He and I would find each other again in middle school, where we played on the same basketball team. He displayed godly prowess on the court. Because he ran faster and jumped higher than most others his age, he didn’t feel the need to change out of his khakis during contests. Open gyms would often show a formally-dressed, squirrelly individual punishing the confidences of his peers. This ensemble arrogance angered his distant family on Mt. Olympus. The gods thought themselves to be the only beings that should look stylish while exercising. For punishment, they stunted Stuie’s growth, and plagued him with a belly button with an abnormally high magnetism for lint.
After hooping together, we became close friends. I found his ability to converse with squirrels amusing, and he valued my ability to reach things on the top shelf. We matured into high school together.
Our sophomore History class provided an impetus for growth within Stuie’s life and our relationship. He handed in a paper that used the word “you” too many times for the teacher’s liking, so, in an extreme act of discipline not surprising with regard to her witch-like disposition, she cursed him to live the same class period over and over. Initially, he fell into a deep depression and would often spend hours sitting at his desk picking at his belly button lint.
Eventually, however, he realized the blessing that existed in having unlimited time. He used that eternal History period to gain extensive knowledge in a multitude of areas. He learned about Paul Revere and Lewis and Clark, Davey Crockett and David Bowie. He learned to play foosball and chess and twenty questions. He learned to converse well with people and appear interested in what they say, and he learned insights into the lives of his classmates, including myself. At last, he broke the curse by convincing each person in the class one thing that he/she had doubted. He convinced me that turkey bacon would be a good substitute for peanut butter, an idea that would become a cornerstone of our friendship.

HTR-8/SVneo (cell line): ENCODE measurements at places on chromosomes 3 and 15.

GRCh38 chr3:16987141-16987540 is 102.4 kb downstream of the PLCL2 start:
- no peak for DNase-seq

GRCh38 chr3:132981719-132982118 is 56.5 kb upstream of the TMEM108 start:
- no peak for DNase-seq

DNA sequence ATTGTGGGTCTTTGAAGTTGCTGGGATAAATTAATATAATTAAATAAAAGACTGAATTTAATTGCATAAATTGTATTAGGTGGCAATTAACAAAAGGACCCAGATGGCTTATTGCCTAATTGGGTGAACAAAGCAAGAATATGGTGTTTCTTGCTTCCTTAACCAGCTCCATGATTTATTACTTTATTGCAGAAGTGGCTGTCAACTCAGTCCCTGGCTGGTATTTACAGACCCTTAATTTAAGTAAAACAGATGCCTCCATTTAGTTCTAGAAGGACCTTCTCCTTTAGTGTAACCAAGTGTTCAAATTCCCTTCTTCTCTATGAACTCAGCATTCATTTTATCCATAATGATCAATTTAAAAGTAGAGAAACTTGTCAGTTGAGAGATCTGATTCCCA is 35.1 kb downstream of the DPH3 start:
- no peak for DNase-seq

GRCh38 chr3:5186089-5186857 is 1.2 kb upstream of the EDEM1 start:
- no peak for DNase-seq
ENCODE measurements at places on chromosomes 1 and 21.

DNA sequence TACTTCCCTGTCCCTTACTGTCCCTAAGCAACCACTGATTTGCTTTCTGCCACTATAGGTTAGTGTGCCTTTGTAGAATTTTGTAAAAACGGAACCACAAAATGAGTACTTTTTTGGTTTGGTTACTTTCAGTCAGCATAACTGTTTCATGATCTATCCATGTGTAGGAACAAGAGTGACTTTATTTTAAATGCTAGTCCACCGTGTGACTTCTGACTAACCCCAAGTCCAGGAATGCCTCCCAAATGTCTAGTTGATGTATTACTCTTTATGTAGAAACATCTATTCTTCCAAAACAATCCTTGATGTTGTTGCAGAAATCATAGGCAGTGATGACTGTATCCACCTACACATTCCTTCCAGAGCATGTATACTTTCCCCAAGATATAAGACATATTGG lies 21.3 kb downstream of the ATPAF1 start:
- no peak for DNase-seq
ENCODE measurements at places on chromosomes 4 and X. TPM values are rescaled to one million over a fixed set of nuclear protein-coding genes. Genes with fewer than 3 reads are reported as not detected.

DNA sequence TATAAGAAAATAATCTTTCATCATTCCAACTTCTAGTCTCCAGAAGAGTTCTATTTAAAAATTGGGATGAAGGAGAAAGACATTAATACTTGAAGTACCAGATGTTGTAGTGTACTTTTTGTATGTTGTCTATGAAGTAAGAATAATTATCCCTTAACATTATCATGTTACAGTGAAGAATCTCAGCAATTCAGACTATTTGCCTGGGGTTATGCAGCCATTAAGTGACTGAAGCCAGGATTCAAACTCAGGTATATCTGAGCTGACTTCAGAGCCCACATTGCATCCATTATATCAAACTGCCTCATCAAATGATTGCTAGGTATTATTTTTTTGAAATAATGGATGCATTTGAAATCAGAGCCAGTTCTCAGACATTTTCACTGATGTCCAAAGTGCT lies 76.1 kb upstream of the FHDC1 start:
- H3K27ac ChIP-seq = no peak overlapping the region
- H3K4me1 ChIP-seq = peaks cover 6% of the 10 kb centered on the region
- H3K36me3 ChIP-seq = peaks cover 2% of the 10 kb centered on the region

Stuie adapted this last anecdote into the screenplay Groundhog Day starring Billy Murray. (Interestingly, he wanted Matt Damon to play the role instead of Murray.) The royalties that he would have received from the success of that movie would have given him a comfortable life. But, in an act of familial altruism (classic Stu) and, perhaps, insanity, he established a trust fund using the royalties to provide for all former, current, and future Punxsutawney Phil’s. In fact, each groundhog, if it so chooses, could receive enough funds to attend a four year university and establish a career for itself.
We progressed into the later years of high school, and, at seventeen, Stuie finally asked his childhood sweetheart for her hand in marriage. Barbeau, the Tree Squirrel Queen, happily accepted. Of course, the story becomes complicated after this proposal and the addition of a female third-party. So, perhaps, it would be best to clarify this sub-story with a subtitle.
Stuart of Swinton
… to be continued in a later blog post (but only if there’s a mandate for it (so comment on this business if you dig)).
After high school graduation, we parted ways, each to an establishment of higher education that would best enable us to pursue our interests at that time in our lives. Stuie left to SVSU, and I, Hope. And this, reader, is where I must discontinue the story because you probably know as much about his exploits during his college years as I do, or you could, at least, investigate his exploits just as easily as I could. Though, friends he and I are, the distance between us makes it difficult to visit one another, to enact further adventures together. I’ve only been able to see squirrel boy a few times a year, and these times are used to summarize our time apart. My knowledge of his history during these years is only provided to me by word, not action. Now, you can see, reader, this bike trip is as much an adventure, an exploration, as it is a reunion of a friendship.
Man, I'm gettin kinda mushy with these posts. I'll ease up.